In a rehearsal the other day we got to talking about how some charts are hard to look at, when Ric Fierabracci (monster bass player) announced that he had the hands-down best pencil for writing charts. I’ll admit this took me a little by surprise. First of all, we were talking about pencils. Second of all, in school I’d been told only to use mechanical pencils of at least .7mm (preferably .9mm) and I hadn’t given it much thought since. Nowadays, on the rare occasions when I have to write a chart (not a ton of charts in the flamenco world) I write with whatever’s at hand and then copy into Sibelius, which solves my terrible handwriting/chartwriting issue, so legibility hasn’t been a huge concern.
Anyway, Ric gave me one of these pencils, a Palomino Blackwing, and said that everyone from Stravinsky to Sondheim has used these pencils and that they’re pretty much it when it comes to pencils for writing scores and charts. Being a little old-school myself, I just loved the idea that people still care about pencils. So what’s so great about this particular pencil? I’ll quote from the Pencils.com website (yes, there is such a thing):
“Though a mere pencil, the Palomino Blackwing has a long and strong history. Its predecessor, the Eberhard Faber Blackwing 602, had its virtues praised by artists and writers alike through the decades. The Paris Review quoted John Steinbeck:
“I have found a new kind of pencil—the best I have ever had. Of course it costs three times as much too but it is black and soft but doesn’t break off. I think I will always use these. They are called Blackwings and they really glide over the paper.”
For those who like me are curious about a writer’s habits: the pencils I write with are Blackwings, a brand formerly made by Eberhard Faber but alas, no longer. Their motto, printed proudly on the shaft, is “Half the Pressure, Twice the Speed,” and they live up to that promise. They utilize very soft lead, which makes them not only easy to write with (although extremely smudgy) but also encourages the user to waste time repeatedly sharpening them, since they wear out in minutes. They also have removable erasers which, when dried out, can be reversed to resume their softness and which are flat, preventing the pencil from rolling off a table.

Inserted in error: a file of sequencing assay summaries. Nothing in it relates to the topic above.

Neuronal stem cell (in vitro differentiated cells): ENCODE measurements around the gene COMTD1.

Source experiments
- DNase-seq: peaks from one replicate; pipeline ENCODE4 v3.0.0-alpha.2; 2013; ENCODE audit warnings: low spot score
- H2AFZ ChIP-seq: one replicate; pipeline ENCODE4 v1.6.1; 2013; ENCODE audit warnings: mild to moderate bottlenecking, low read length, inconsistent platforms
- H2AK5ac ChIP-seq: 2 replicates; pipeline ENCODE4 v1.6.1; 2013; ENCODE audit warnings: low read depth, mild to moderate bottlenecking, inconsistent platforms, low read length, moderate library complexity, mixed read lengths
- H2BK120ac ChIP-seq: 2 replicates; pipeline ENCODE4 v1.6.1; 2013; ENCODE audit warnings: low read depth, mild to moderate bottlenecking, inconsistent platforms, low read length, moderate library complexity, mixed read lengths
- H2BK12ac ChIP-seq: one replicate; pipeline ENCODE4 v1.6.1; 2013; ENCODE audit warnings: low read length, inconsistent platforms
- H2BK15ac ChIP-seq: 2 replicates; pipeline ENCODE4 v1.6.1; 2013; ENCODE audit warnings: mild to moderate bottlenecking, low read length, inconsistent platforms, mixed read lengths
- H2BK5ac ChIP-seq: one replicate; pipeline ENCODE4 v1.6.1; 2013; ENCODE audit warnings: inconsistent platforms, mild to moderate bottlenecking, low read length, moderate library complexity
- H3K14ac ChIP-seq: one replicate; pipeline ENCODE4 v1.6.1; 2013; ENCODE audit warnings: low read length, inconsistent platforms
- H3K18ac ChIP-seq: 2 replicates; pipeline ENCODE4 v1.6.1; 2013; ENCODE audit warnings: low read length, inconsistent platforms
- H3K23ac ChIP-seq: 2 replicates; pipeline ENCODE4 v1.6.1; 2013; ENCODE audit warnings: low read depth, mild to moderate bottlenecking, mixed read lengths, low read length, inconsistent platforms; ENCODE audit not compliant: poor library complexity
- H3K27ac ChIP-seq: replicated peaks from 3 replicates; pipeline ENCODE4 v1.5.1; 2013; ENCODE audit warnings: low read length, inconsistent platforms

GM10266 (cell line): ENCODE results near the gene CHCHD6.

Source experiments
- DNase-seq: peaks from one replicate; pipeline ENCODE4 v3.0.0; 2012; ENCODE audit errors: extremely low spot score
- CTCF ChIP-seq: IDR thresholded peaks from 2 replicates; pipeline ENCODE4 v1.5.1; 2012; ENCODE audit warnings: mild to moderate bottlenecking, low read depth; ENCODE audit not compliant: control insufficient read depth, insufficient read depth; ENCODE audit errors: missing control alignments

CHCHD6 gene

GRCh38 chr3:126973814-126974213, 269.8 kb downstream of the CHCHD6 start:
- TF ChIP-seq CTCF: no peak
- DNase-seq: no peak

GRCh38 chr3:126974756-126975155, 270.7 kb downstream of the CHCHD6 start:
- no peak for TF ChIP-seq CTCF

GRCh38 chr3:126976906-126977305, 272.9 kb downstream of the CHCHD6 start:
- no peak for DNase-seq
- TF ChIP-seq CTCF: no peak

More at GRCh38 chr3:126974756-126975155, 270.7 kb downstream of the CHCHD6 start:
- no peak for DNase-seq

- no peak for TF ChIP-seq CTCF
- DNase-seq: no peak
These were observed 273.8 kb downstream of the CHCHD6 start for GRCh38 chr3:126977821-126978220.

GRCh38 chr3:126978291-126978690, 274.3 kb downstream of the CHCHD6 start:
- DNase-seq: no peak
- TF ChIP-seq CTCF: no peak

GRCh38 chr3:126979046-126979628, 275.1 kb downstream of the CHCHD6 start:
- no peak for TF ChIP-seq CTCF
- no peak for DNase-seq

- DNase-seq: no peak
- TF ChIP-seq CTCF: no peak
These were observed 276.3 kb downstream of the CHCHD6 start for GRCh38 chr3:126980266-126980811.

That motto, “Half the Pressure, Twice the Speed” has lived on with the Blackwing through Eberhard Faber’s transition into Faber-Castell in the 1980s. Another unique feature to continue was the rectangular ferrule and eraser, which as Mr. Sondheim mentioned, makes the eraser longer and keeps it from sliding off a desk.”
Apparently they stopped making them for a while, but they’re back now, so you can go ahead and feel fancy and use a pencil with a history. I will simply say that it feels great to write with, really does glide along, and what you write looks strong and bold, though not overly bold or anything. I haven’t had enough recent frustration with ordinary pencils to truly appreciate it, but it was certainly fun pretending for a while that pencils were once again an important part of my life as a musician. Now I just have to work on my handwriting.
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